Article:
For the first season of "Super Friends," Hanna-Barbera figured that kids would need someone to identify with on the show (whether this has ever actually been shown to be something that kids wanted in the series remains to be proven), so they introduced Marvin and Wendy, as well as Marvin's pooch, Wonder Dog. Marvin and Wonder Dog were basically right out of "Scooby Doo," with Wonder Dog being an amiable cartoon mutt (although, notably, he did not have the ability to speak). Marvin was a bit of a clumsy dude who walked around with a cape and a giant M on his chest.
Wendy, on the other hand, was the brains of the operation. She was an excellent detective (in the comic books, she was later explained as being related to Batman) and was actually an assistance to the superheroes. The cartoon never explained why the superheroes were hanging out with these teenagers, but in the comics, teenager Snapper Carr was a member of the League, so it isn't too far off from the source material, strange though it may seem.
13 The Wonder Twins & Gleek
When the "Super Friends" came back after four years off the air after being canceled following the first season, Hanna-Barbera decided to drop Wendy and Marvin. However, they were still committed to the idea of the Super Friends having teens to help them, again in the perhaps vain hope that they would self-identify with the younger characters. This time, though, Hanna-Barbera decided to make the characters actual superheroes in their own right.
Zan and Jayna were teen superheroes form the planet Exxor (along with their space monkey, Gleek), who were on Earth to train alongside the Super Friends. Their superpowers would be activated when they touched hands and famously shouted, "Wonder Twin powers, activate!" Zan had the ability to turn into any form of water (he would often shout what form he was taking, like "Form of an ice cube!") while Jayna could transform into any animal (real, fake, whatever) that she knew the name of (she would also shout out the form she was taking, "Form of a hyena!"). The Wonder Twins could at least fight, so they were a step up from Marvin and Wendy, but they were also pretty superfluous, character-wise, though largely well-remembered.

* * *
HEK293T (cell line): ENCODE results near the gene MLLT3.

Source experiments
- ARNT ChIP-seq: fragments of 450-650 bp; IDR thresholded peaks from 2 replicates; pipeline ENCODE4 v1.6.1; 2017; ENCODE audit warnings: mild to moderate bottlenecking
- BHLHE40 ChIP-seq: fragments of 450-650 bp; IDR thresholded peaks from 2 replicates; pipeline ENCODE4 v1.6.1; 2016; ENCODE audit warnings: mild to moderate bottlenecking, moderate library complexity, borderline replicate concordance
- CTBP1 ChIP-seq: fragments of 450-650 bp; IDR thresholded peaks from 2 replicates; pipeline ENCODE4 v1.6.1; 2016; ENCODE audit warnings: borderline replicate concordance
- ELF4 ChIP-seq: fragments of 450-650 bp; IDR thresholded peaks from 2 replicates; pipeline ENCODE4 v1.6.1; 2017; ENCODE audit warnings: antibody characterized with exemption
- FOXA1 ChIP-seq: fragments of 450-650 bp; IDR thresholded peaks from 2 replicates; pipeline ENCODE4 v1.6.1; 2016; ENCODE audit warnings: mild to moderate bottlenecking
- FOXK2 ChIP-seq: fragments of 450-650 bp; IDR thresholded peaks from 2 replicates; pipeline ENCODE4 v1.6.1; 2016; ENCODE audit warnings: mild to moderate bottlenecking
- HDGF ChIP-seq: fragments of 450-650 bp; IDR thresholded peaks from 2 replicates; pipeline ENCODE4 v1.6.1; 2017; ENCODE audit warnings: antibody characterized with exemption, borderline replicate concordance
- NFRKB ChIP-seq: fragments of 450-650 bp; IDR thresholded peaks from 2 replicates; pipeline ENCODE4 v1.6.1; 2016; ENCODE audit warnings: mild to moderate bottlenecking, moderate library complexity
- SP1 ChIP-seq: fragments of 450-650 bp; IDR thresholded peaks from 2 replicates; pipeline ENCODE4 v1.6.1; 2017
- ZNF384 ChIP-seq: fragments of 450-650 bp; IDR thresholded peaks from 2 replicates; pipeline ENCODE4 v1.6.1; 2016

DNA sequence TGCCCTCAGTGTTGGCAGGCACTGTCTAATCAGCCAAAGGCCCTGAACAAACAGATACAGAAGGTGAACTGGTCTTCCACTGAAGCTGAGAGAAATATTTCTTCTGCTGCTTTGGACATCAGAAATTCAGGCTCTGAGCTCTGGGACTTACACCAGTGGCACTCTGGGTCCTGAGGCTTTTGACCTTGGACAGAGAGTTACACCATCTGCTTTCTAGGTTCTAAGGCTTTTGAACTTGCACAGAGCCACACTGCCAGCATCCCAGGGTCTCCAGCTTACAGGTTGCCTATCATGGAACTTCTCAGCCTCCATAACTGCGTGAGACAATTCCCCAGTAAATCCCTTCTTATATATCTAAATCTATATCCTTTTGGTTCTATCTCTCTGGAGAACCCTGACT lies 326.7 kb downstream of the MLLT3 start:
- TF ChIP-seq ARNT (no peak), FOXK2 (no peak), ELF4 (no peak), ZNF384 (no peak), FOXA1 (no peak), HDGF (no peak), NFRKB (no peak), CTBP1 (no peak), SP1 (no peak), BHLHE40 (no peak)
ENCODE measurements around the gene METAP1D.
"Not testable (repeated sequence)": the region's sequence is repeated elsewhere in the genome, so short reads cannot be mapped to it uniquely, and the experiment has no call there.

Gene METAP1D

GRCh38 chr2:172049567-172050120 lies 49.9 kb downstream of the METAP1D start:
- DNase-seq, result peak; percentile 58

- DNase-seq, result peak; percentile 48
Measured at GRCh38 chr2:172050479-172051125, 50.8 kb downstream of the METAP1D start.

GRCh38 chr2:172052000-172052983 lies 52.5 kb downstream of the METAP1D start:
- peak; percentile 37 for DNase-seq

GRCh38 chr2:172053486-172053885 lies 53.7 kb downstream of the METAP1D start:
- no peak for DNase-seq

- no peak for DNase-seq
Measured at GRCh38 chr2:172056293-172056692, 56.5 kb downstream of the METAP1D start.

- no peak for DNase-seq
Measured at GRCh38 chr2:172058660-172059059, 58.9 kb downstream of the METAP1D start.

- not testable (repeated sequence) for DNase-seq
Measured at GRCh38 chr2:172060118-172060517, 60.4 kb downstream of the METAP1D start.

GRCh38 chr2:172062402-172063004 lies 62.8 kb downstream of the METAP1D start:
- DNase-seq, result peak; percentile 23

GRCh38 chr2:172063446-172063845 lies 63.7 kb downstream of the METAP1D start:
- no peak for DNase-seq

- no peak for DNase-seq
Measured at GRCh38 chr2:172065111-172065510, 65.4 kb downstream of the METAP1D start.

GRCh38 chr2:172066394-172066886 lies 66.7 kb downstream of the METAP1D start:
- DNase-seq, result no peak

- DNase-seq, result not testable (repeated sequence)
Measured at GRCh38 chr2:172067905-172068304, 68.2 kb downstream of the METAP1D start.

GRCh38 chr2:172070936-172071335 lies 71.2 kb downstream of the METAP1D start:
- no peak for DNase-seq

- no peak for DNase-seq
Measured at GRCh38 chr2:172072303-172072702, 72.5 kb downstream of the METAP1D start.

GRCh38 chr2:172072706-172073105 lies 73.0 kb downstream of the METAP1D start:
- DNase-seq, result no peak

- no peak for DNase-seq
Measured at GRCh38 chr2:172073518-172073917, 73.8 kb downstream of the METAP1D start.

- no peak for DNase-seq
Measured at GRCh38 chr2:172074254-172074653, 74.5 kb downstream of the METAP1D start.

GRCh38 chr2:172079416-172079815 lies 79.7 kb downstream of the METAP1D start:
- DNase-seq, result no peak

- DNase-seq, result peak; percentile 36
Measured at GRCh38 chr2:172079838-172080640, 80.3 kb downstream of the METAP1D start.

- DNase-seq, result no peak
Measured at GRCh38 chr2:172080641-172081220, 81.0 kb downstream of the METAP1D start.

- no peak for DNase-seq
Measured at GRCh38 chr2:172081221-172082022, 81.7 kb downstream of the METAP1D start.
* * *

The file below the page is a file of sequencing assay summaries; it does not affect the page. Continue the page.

As noted earlier, when the "Super Friends" returned to television in 1977 after being off the air for a few years, Hanna-Barbera made a concerted effort to introduce more diverse heroes as part of the League. One of these heroes was Samurai. Also as noted before, it often seemed like Hanna-Barbera would just take existing power sets for DC superheroes and give them to these new heroes. In the case of Samurai, he had the ability to create giant gusts of wind and form a cyclone that would allow him to fly. This was just like the comic book hero, Red Tornado.
Samurai initially appeared in the back-up features where the various Justice League members would team-up with their lesser known teammates, but eventually he became a regular member of the team and even had some prominent successes. Once, he even used his ability to turn invisible (Samurai's powers sometimes didn't make a lot of sense; neither did his name) to trick the Mirror Master after the villain had defeated the rest of the League.
One of the most prominent members of the actual Justice League of America, Flash surprisingly did not see a whole lot of action on the "Super Friends," despite making appearances on the show throughout the run of the series. His one truly notable appearance in the first few seasons was when he sped the Earth back into orbit after it got dislodged in Season 1. It appeared as though the writers of the series had a bit of a problem with the Flash's powers, as it can be difficult to write fight scenes with a character who can move so much faster than everyone else. Amusingly, the Flash would sometimes be able to fly in the cartoon.